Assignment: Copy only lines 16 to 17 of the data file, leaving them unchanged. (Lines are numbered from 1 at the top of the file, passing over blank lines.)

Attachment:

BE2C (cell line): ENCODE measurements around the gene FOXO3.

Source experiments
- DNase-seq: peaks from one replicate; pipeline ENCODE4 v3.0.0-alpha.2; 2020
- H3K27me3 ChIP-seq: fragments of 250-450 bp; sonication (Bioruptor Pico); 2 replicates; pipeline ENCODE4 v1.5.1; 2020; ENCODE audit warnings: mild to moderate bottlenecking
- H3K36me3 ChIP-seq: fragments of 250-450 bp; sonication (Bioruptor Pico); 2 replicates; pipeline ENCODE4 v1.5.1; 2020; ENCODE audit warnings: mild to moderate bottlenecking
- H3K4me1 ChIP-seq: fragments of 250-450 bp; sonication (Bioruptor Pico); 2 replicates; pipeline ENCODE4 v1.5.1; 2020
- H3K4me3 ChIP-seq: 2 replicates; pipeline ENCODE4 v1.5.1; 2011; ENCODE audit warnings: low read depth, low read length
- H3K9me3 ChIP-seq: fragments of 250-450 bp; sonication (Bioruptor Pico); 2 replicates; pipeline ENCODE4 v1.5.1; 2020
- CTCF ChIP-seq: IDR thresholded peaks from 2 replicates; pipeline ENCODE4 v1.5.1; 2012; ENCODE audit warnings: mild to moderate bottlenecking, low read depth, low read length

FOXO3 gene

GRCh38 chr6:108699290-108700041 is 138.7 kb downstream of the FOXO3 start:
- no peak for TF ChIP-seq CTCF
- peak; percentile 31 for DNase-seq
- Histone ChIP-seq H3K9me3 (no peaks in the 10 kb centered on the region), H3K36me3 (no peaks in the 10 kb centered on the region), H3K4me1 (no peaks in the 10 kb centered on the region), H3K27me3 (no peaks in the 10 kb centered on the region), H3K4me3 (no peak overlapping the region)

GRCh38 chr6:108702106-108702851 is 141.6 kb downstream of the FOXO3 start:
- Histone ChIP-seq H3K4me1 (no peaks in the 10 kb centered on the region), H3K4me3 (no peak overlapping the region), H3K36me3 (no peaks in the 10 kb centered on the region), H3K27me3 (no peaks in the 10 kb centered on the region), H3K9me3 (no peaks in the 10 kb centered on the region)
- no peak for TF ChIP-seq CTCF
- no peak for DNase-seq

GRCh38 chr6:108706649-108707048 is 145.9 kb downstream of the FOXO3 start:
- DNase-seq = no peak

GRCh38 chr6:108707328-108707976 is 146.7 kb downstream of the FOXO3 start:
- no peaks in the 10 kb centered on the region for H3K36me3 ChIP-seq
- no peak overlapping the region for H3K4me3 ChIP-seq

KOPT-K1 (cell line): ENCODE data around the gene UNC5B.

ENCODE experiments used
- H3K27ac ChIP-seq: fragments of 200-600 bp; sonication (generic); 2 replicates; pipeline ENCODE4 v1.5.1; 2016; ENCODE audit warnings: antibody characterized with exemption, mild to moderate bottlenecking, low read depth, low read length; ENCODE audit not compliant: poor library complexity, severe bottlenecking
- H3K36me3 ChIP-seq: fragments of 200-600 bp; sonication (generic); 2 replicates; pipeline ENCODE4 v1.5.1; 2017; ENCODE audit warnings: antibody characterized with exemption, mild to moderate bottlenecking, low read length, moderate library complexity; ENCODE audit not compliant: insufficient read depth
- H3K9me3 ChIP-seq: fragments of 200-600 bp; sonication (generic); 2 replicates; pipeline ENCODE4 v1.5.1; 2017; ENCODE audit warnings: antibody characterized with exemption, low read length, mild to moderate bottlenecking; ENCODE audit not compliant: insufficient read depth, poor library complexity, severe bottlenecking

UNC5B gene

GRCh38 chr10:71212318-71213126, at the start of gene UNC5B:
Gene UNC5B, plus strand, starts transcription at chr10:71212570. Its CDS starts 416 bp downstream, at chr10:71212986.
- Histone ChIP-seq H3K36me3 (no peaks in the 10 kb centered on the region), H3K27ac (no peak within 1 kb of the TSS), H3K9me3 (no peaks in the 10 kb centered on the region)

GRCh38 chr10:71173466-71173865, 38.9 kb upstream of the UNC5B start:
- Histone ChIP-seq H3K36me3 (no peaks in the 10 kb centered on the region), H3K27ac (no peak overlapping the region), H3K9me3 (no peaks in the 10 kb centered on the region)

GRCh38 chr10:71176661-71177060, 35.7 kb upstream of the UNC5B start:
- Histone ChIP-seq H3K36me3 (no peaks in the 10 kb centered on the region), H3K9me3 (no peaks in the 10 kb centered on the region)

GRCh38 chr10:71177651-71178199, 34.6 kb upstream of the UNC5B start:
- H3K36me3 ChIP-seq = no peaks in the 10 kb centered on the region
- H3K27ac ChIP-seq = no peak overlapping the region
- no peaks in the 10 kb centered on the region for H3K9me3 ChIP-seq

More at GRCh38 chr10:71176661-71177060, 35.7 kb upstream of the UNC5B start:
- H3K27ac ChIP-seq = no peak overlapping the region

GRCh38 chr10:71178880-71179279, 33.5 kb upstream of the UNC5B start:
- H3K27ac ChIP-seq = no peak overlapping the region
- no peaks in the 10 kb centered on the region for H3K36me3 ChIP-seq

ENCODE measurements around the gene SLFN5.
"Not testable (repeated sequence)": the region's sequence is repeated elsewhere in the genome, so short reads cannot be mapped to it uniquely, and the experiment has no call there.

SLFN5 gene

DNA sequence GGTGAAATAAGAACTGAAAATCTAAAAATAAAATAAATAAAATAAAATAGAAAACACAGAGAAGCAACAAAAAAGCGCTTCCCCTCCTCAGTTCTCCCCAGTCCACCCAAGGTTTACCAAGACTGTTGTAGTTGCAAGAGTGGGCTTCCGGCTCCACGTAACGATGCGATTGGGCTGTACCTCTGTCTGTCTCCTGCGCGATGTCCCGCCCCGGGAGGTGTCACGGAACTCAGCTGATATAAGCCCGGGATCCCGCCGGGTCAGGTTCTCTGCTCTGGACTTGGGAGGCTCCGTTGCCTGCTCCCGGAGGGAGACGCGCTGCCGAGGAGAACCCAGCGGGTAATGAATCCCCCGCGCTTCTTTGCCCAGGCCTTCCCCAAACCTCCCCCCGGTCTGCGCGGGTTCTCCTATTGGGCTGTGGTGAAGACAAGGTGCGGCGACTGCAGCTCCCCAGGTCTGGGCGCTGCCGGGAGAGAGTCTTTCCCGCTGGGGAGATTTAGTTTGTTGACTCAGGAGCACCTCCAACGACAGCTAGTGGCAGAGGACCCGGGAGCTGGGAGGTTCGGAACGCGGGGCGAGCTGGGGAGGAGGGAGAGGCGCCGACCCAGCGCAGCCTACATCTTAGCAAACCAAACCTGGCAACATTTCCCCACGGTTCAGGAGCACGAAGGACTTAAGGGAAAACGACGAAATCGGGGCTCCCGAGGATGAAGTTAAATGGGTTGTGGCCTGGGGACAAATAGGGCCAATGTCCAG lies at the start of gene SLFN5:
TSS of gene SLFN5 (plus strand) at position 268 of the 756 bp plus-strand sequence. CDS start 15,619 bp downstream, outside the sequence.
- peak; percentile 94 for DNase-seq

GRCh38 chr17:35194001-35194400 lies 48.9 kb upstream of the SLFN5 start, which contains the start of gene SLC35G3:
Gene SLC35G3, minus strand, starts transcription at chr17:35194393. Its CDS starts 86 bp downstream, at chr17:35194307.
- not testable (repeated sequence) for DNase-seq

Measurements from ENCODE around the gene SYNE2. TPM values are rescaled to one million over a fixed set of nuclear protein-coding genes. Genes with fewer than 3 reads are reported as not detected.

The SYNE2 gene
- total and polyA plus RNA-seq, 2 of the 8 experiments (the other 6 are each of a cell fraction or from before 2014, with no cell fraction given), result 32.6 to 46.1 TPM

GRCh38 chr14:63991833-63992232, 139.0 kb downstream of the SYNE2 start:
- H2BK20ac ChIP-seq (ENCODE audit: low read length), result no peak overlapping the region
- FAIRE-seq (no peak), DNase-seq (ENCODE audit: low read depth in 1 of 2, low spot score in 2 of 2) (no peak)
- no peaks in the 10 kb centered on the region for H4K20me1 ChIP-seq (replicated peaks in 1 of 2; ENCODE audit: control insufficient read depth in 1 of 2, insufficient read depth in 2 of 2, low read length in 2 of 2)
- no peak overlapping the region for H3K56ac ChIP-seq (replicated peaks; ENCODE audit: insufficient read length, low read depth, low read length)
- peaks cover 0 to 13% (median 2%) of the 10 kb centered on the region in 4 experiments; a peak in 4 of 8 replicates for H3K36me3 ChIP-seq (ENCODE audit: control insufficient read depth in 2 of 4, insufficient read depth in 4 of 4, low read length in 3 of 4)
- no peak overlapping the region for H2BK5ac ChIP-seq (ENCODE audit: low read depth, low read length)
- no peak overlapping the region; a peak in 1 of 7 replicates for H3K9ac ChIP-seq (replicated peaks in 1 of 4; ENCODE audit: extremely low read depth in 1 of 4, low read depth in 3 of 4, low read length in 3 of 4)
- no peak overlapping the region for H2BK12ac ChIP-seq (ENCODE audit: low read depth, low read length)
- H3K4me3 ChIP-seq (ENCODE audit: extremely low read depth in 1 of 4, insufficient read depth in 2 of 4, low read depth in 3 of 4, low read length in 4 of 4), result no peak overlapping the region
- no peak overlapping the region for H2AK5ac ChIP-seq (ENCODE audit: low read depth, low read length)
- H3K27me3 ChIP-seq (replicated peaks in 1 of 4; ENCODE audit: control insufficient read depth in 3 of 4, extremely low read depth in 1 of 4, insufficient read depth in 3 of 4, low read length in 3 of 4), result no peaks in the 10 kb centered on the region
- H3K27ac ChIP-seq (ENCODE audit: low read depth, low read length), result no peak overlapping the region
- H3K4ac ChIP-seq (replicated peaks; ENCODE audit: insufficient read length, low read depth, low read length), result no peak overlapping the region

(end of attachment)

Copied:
- Histone ChIP-seq H3K4me1 (no peaks in the 10 kb centered on the region), H3K4me3 (no peak overlapping the region), H3K36me3 (no peaks in the 10 kb centered on the region), H3K27me3 (no peaks in the 10 kb centered on the region), H3K9me3 (no peaks in the 10 kb centered on the region)
- no peak for TF ChIP-seq CTCF